Do any drugs cause sensitivity rather than tolerance?

A lot of drugs, be they therapeutic or recreational, are known for causing the body to develop a tolerance to them: after taking them for a certain period of time (or sometimes even just once), you need to take a greater quantity to achieve the same effect. Often the tolerance wears off after discontinuing the drug for a time, in which case a new course of treatment can begin at the original dose.

Are there any drugs that work the opposite way, where the longer you take them, the less you need to take to get the same effect? Note that I’m not talking about side-effects here, but rather the actual intended therapeutic or recreational effect. I know from personal experience there are some medications where the incidence of unwanted side-effects increases the longer you take them.

I know that with late stage alcoholism, once your liver gets pickled, you cannot hold booze at all. A beer for a long term alcoholic will get him drunk. I’m not sure if that is what you asked for, though.

Yeah, that sounds like an example of what I’m talking about, I suppose. Anyone know of any other examples?

I don’t know how solid the science is on this, but it’s a common tale that first-time cannabis users often don’t get high. According to this hastily-googled reference:

As I said, though, I don’t know if that’s been conclusively established.

It certainly happened with me. The first and only time I tried it, I felt nothing. On the other hand, the stuff was home-grown in an apartment without artificial lights, so who knows how much active ingredient it had. That was more than 55 years ago, since it was before I gave up smoking.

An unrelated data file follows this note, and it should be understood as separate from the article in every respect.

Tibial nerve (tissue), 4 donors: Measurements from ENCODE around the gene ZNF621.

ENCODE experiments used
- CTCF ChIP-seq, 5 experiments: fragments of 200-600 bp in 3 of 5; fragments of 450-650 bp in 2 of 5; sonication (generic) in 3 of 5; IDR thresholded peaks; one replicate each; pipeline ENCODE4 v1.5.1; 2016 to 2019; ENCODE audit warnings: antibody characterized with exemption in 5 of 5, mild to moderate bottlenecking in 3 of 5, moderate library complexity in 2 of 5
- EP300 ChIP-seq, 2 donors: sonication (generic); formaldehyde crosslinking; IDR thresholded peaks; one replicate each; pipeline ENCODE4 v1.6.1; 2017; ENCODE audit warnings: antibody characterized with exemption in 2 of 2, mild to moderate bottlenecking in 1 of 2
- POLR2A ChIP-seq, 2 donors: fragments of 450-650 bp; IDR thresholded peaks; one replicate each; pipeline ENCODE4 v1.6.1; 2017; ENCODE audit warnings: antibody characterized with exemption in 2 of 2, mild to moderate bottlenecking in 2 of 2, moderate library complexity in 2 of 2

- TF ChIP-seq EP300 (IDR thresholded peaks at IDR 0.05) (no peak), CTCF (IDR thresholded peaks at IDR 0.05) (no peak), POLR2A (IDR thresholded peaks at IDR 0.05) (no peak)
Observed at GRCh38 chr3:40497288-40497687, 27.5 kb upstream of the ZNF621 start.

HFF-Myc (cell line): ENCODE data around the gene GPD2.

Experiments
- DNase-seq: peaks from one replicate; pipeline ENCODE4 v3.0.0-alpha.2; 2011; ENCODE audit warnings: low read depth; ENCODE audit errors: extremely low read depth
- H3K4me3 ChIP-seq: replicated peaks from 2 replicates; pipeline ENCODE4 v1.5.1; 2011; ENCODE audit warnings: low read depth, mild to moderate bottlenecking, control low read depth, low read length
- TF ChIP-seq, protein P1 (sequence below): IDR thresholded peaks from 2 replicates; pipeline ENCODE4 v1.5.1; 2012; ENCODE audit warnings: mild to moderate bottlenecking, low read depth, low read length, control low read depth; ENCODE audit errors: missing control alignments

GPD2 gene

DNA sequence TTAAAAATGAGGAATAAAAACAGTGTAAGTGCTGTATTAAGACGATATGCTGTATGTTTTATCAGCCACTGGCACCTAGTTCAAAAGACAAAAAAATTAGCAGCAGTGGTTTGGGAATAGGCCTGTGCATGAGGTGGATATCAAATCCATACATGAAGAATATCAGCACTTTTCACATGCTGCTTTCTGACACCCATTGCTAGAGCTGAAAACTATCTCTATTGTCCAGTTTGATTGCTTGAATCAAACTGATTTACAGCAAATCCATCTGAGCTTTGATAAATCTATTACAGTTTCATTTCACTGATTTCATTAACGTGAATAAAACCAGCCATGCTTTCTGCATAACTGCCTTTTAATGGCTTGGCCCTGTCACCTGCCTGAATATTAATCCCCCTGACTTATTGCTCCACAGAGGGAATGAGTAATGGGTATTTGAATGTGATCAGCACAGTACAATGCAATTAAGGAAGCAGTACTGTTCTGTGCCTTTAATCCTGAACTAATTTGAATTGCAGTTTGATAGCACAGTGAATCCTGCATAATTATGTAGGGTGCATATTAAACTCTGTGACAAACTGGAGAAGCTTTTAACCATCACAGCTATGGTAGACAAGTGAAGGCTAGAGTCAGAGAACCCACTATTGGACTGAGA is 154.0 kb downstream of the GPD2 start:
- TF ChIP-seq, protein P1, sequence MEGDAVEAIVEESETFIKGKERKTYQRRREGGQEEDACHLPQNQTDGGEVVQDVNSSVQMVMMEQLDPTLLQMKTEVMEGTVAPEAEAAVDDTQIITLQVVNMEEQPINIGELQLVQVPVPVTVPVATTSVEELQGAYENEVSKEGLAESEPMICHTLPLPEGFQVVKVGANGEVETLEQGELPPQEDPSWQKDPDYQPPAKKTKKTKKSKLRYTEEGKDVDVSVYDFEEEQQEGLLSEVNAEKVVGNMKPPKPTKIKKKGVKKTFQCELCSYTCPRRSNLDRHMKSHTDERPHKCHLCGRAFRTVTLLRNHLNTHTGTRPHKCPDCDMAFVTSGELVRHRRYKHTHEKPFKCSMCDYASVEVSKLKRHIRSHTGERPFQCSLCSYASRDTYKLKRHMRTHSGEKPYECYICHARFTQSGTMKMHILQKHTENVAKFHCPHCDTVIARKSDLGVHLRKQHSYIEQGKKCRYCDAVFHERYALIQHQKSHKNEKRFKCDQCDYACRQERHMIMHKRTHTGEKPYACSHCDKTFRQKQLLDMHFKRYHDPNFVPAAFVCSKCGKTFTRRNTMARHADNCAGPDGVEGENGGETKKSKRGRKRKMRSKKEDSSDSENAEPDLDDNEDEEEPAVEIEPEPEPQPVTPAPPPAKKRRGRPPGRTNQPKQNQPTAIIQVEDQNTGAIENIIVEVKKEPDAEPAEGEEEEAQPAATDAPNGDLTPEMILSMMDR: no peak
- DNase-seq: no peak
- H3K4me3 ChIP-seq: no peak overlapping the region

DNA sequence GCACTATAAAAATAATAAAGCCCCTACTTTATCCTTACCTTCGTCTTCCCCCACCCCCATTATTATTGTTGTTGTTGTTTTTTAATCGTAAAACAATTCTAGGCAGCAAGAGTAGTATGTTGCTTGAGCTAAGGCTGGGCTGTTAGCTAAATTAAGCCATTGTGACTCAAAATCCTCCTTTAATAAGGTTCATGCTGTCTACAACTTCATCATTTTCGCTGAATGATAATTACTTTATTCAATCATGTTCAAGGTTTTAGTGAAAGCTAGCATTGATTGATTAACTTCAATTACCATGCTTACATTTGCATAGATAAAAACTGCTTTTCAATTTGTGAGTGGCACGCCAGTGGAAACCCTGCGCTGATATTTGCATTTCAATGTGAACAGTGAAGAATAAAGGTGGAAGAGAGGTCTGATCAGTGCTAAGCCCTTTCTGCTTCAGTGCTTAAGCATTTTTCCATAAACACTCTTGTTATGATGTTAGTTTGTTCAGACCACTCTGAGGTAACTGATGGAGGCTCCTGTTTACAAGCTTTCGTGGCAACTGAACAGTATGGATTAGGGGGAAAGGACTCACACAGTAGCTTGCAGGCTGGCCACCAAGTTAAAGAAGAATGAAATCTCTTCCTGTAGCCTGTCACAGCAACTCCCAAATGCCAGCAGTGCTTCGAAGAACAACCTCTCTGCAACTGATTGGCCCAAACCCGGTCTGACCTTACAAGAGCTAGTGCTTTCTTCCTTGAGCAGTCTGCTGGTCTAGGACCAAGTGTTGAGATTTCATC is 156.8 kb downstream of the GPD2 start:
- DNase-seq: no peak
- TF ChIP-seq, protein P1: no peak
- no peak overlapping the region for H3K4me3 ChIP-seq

Not in a you-need-less-to-get-the-therapeutic-effect sense, but a couple of years ago, kaylasmom, after taking lisinopril for some four years, suddenly developed a sensitivity to it.

Angioedema is fucking ALARMING. On the plus side, it tends to get you to the head of the line in the ER waiting room.

Yeah, I think it took until the third time before I got high. It’s quite possible I just didn’t recognize being high the first time or two, but I don’t remember feeling anything out-of-the-ordinary, and it was explained to me at the time that that wasn’t an unusual reaction for a beginner.

I couldn’t find anything about initial effects (and I don’t remember anything like this myself - but then it was a long time ago); but I did see a lot about downregulation of receptors (reduction in receptor numbers) with chronic cannabis use. Here are a couple of examples (neither of which I have read through):

I can’t think immediately of any drug where the primary (ie intended) pharmacological effects increase with use, but I think that an increase in other effects (I mean adverse reactions) with use is fairly common with some classes of biological drugs. I’m thinking particularly of the early non-human derived monoclonal antibodies, where late-onset allergic-type reactions were fairly common. Not at all my area of expertise - my lay-ish way of thinking of it was that the body eventually figures out - hey, wait a minute, these MCAs seem just a bit too mousey for my liking - and reacted accordingly.

(Brief wiki summary on chimeric antibodies, including link to main article).


Postscript: again, it’s not quite what you’re looking for, but many (virtually all?) vaccines contain adjuvants, whose role is to cause an immune system reaction and recruit white blood cells to the injection site to get exposed to the vaccine antigen. Maybe enough repeat exposures to the same adjuvant could cause a larger reaction over time? I’m speculating (and thinking of biologically derived adjuvants, which are (I think) little used in the US). Speculating, merely speculating.

Do side effects count? Because at least one of the common side effects of oxaliplatin (peripheral neuropathy) certainly increases over time.

Before using weed for the first time, I’d read one or more articles saying that feeling anything the first time took some work: inhale deeply and hold and keep smoking. That definitely turned out to be the case, but it finally “worked”.

I am curious about the mechanism for the effect — my assumption (based on nothing substantial) was that the user was activating some dormant neural pathways and over-riding some default perception patterns. However, if weed is usually more effective on the second or third attempt (even when you didn’t feel it on earlier tries), then maybe there is a multiplying of cannabinoid receptors, or they become more sensitive.